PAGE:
Monday, April 22, 2024

ALTERNATIVE VIEW: Rural’s voice was heard

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The Groundswell movement is to be congratulated. Their low-key, apolitical, factual and dignified campaign has left the country in no doubt about the current issues facing farmers. The Groundswell protests around the country were impeccably organised and transmitted the farmers’ concerns to what has been a sympathetic audience. Both the local and national media have been supportive.
Groundswell and FARM are supporting a boycott that was initially to force a change in the metrics used to measure greenhouse gases. File photo
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Singularly, Groundswell has delivered farmers’ messages simply, clearly and without fuss. The country will be in little doubt of the problems facing the productive sector.

The Groundswell mantra of unworkable regulations and unjustified costs has certainly resonated.

Their strong message of being an apolitical organisation running an apolitical protest gave them considerable publicity and generated strong support.

That the “protest was organised in the spirit of cooperation, non-confrontation with no intentional disruption” was a credit to the organisation. The directive to “engage with people in a positive way” was effective.

Talking to one of the Groundswell organisers Bryce McKenzie was interesting. Asked about his reaction to the protest, he was “absolutely blown away by it all”. He added that the event “gave rural people a voice that was heard”.

As to where from here? He says they have some things in the pipeline but they’ll wait for the Government’s response.

Groundswell is a movement to be reckoned with.

Their messages have been inspirational. They make the strong point that Groundswell is not opposed to improving freshwater quality and sustainable land-use, but they want regional councils and catchment groups to work together to achieve it.

That local focus makes a lot of sense.

And the reaction from politicians has been, well, interesting.

Government Minister David Parker told me on The AM Show that farmers shouldn’t expect the Government to back down from its commitments.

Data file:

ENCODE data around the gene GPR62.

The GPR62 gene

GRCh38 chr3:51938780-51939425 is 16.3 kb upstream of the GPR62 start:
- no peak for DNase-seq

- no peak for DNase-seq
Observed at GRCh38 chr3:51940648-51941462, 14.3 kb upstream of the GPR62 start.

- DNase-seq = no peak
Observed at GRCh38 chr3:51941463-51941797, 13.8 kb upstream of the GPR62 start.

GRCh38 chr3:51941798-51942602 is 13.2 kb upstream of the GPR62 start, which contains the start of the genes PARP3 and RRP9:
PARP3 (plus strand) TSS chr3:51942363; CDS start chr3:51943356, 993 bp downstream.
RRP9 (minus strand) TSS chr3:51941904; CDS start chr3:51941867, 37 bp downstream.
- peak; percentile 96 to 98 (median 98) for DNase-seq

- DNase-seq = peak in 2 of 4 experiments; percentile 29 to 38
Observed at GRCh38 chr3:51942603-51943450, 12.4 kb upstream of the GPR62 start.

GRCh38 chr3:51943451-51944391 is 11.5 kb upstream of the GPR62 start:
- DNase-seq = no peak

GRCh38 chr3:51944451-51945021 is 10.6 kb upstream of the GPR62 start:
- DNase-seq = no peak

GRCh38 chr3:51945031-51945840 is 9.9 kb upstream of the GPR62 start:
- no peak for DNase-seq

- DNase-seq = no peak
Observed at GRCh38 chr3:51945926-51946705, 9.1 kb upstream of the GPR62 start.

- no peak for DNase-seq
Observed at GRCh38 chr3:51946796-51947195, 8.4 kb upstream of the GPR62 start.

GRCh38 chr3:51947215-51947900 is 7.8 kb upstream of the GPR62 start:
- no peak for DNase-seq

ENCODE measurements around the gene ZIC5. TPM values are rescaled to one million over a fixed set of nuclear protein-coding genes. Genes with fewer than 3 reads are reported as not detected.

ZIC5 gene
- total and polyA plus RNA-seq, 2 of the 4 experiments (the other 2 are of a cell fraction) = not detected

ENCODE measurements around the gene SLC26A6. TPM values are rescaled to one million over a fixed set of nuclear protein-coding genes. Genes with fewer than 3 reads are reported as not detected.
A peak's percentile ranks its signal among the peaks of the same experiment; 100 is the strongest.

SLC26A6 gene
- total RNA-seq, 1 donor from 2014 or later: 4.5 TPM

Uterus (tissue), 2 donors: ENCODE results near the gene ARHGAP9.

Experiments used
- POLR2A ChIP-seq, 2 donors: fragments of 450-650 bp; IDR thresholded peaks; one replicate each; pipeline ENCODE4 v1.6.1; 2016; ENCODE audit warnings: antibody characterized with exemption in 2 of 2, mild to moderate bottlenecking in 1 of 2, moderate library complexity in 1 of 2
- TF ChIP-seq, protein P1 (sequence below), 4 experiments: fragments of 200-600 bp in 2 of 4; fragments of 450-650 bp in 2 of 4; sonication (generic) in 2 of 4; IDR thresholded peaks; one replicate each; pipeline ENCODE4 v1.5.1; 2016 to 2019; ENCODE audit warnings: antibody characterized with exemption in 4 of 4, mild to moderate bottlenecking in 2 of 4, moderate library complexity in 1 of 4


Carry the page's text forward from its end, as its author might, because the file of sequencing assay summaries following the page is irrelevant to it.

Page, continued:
What arrogance.

Parker needs to come out from behind his lectern and stop listening to the MfE army of sycophantic eco-warriors who have little, if any, practical experience.

He could also stop surrounding himself with ‘advisory committees’ of, again, sycophantic yes-people, with pure opinions and little hands-on experience.

If no one has suggested to Parker that removing animals from agriculture will see the country bankrupt, then they possibly should.

Parker should face reality that his policy on freshwater is a dog. He should also accept that if farmers won’t do it and regional council’s won’t enforce it he is effectively up the creek without a paddle.

Finally, one could respectfully suggest it was the provinces that gave the current government its mandate.

Why Parker is so intent on single national policies defies gravity. Farming in Southland, Canterbury, Wairarapa, Taranaki and Waikato are vastly different, as any school kid knows.

The other government statement that farming groups were supporting the Government’s decisions surprised me. Federated Farmers certainly didn’t and I can’t see either the Dairy Companies Association or the Meat Industry Association agreeing.

If farmer groups did indeed support the Government’s decisions, then I’d suggest the Government should tell me who they are. It would be good to have them named, so they could be shamed.

The additional political discussion was interesting. Past minister Eugenie Sage burst from the Green corner, suggesting that we needed solutions not complaints.

What arrogance.

As a minister she was partially responsible for the colossal shambles that was and is the Government’s freshwater policies. She didn’t ‘discuss’, she ‘told’.

Forest & Bird urged farmers to stay for the conversation. I’d suggest if they did the same, life would be quite different.

We then had National leader Judith Collins doing her best to politicise the apolitical by offering “support for farmers”. That support certainly wasn’t obvious when either the zero carbon or the firearms legislation was going through Parliament.

Collins also made much of National’s television advertisement opposing the ute tax. No one is more opposed to that peace of sanctimonious, anti-farmer tax grab than me. Having said that, I found the National advertisement deeply offensive depicting farmers and tradies as clowns.

I also didn’t appreciate the advertisements sexual innuendo, which Collins thought was funny.

The only political party to come out of the shambles with any credibility in my view was Act. Instead of grandstanding, they made the point that they were “pleased to stand alongside the horticultural and agricultural industries who kept New Zealanders fed and the economy going throughout covid”.

Interestingly, Act’s primary industry spokesperson and dairy farmer Mark Cameron has a private members bill before the House giving “environmental regulations to regional councils and not Wellington bureaucrats”. 

It’s little wonder to me that David Seymour is rating above Collins as preferred prime minister.

If Groundswell has done nothing else, it has factually and unemotionally presented farmers’ concerns to the general public. Even more importantly, it has generated considerable public sympathy for the plight of farmers.

All politicians should be listening. Their electoral future could well depend on it.

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